In 2017, the United States faced its most expensive hurricane season in U.S. history, costing an estimated 200 billion dollars total, according to National Geographic. This was also the first hurricane season that included three Atlantic hurricanes that reached Category 4 intensity or stronger. Hurricane Harvey hit Texas on Aug. 25; Hurricane Irma hit the Florida Keys on Sept. 10; and Hurricane Maria hit Puerto Rico on Sept. 20.
In the wake of these three particularly devastating disasters, the Federal Emergency Management Agency (FEMA) dealt with the uniquely challenging feat of funding and planning disaster relief for all of them at the same time. “I’m not aware of any time in FEMA’s history where they’ve had to handle three major disasters at once,” said Jeff Schlegelmilch, deputy director for the National Center for Disaster Preparedness at Columbia University, Emily Atkin writes for the New Republic.
FEMA decides how much money to allocate for the Disaster Relief Fund based on average yearly cost for previous disasters. Before Hurricane Harvey hit, FEMA administrator Brock Long indicated he believed funds would be sufficient to help disaster victims as long as another disaster doesn’t occur. However, two more disasters happened soon after that.
The US is not the only country facing astronomical costs for more natural disasters than usual. The number of natural disasters plaguing the world has risen significantly in the past 40 years, and the cost to rebuild and recover after the disasters has increased as well, according to a study by World Bank’s Independent Evaluation Group.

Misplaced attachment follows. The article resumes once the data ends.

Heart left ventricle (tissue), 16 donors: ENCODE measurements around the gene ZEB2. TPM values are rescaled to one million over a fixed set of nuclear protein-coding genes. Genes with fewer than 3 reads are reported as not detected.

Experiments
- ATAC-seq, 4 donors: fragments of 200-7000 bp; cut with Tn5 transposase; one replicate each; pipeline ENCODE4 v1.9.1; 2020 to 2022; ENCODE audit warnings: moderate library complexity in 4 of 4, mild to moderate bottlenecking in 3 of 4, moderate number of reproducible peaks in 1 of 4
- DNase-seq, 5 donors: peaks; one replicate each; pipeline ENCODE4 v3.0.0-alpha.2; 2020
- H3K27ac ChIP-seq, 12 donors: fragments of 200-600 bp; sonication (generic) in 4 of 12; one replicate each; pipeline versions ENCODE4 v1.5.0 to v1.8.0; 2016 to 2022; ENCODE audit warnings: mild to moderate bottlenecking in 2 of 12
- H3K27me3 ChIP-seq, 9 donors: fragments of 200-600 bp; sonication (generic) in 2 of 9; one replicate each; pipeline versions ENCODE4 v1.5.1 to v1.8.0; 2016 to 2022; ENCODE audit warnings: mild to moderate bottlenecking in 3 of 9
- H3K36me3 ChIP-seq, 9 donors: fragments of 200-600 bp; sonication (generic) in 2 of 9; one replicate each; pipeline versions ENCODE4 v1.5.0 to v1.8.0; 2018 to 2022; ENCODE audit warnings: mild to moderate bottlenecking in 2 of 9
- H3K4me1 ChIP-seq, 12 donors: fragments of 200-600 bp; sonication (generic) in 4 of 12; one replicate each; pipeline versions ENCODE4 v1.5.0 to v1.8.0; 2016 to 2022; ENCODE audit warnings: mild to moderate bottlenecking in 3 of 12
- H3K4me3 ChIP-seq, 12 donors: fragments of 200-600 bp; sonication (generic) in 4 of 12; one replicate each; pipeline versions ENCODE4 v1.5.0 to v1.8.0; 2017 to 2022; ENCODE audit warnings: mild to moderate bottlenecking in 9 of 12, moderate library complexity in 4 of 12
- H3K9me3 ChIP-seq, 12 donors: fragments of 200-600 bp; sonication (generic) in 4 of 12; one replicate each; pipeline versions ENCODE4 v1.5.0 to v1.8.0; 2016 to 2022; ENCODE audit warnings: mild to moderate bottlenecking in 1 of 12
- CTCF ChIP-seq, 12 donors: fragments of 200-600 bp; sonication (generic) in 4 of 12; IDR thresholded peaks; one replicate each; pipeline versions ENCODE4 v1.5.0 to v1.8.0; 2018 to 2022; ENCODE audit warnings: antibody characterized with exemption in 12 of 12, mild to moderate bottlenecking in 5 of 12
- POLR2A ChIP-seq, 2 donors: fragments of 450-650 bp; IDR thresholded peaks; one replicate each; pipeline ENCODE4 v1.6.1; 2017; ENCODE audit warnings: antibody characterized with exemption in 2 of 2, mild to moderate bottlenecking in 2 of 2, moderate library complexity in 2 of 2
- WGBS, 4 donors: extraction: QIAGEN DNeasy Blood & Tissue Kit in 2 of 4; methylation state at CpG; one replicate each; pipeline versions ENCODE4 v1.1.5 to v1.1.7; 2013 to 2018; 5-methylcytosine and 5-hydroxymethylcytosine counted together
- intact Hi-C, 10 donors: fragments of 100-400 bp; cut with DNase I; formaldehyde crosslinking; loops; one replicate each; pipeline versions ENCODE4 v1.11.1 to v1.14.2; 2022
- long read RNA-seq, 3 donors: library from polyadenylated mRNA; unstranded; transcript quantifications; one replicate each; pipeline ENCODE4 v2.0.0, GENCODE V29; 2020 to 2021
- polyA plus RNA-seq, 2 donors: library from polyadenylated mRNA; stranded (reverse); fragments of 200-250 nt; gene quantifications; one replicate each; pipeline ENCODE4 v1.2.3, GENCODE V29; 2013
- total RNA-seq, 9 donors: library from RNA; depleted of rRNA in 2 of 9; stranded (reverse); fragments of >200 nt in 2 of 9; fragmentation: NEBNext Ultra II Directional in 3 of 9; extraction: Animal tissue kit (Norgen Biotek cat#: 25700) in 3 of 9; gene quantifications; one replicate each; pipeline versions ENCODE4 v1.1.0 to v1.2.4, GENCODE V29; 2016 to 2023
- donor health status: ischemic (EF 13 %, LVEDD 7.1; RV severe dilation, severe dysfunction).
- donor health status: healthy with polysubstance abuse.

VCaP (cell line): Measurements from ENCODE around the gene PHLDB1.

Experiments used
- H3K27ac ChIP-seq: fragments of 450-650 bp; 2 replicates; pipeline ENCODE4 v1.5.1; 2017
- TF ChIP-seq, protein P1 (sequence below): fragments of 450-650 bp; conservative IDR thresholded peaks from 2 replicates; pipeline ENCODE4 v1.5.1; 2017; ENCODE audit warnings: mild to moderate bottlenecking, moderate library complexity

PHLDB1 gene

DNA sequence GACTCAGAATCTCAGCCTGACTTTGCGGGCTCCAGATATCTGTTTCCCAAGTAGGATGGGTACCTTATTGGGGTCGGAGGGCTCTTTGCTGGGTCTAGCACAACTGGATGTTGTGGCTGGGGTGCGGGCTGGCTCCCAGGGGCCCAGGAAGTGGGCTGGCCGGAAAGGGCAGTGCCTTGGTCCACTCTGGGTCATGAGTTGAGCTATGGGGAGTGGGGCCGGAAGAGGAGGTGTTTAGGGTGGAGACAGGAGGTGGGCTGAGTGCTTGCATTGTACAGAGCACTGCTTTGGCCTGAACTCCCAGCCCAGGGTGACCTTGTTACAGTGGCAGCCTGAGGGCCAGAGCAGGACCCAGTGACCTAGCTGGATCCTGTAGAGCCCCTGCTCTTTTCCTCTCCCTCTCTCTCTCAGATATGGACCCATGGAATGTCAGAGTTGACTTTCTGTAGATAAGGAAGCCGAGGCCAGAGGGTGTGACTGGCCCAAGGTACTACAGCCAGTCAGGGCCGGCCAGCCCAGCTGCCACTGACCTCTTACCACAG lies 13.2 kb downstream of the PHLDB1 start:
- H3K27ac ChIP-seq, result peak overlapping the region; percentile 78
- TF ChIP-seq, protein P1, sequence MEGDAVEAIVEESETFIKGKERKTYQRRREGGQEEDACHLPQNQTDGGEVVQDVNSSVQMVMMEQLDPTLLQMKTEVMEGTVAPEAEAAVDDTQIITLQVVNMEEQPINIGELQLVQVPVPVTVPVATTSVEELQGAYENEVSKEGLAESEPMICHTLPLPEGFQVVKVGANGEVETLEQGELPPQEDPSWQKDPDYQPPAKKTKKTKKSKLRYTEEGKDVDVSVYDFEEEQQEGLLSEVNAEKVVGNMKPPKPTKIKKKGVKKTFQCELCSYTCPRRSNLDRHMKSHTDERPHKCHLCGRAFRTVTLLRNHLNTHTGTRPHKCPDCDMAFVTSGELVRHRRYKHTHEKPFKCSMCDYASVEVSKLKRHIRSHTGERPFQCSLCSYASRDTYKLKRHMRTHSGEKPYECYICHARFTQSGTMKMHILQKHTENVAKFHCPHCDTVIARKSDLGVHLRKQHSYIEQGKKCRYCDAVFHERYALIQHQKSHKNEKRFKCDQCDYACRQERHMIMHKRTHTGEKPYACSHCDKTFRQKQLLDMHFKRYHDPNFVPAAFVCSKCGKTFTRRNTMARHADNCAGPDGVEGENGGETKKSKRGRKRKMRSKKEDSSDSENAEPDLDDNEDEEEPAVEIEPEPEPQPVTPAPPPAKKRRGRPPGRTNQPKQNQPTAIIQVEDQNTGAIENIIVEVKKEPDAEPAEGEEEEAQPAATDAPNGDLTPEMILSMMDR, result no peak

According to the study:
- Worldwide disaster cost was 15 times higher in the 1990s, with $652 billion in material losses, than it was in the 1950s.
- Fewer than 100 natural disasters occurred in 1975, and more than 400 occurred in 2005.
- Natural disasters affected about 2.6 billion people from 1996 to 2006 as opposed to 1.6 billion people from 1986 to 1996.
Why is the cost for bouncing back from a natural disaster getting higher and higher? It may be because overall, the world is getting richer. “We’re seeing ever-larger losses simply because we have more to lose—when an earthquake or a flood occurs, more stuff gets damaged,” Roger Pielke, Jr., professor of environmental studies at the University of Colorado Boulder, writes for Five Thirty Eight.
The good news is that natural disaster-related deaths are decreasing overall. “The absolute total of deaths through natural catastrophes has remained reasonably constant with a slight decrease,” Dr. James Daniell, risk engineer from Karlsruhe Institute of Technology said. “Around 50,000 people on average die each year. However, relative to population, death tolls have decreased significantly from 1900-2015.” Better planning, warnings and preventive measures have helped decrease natural disaster-related deaths, he said.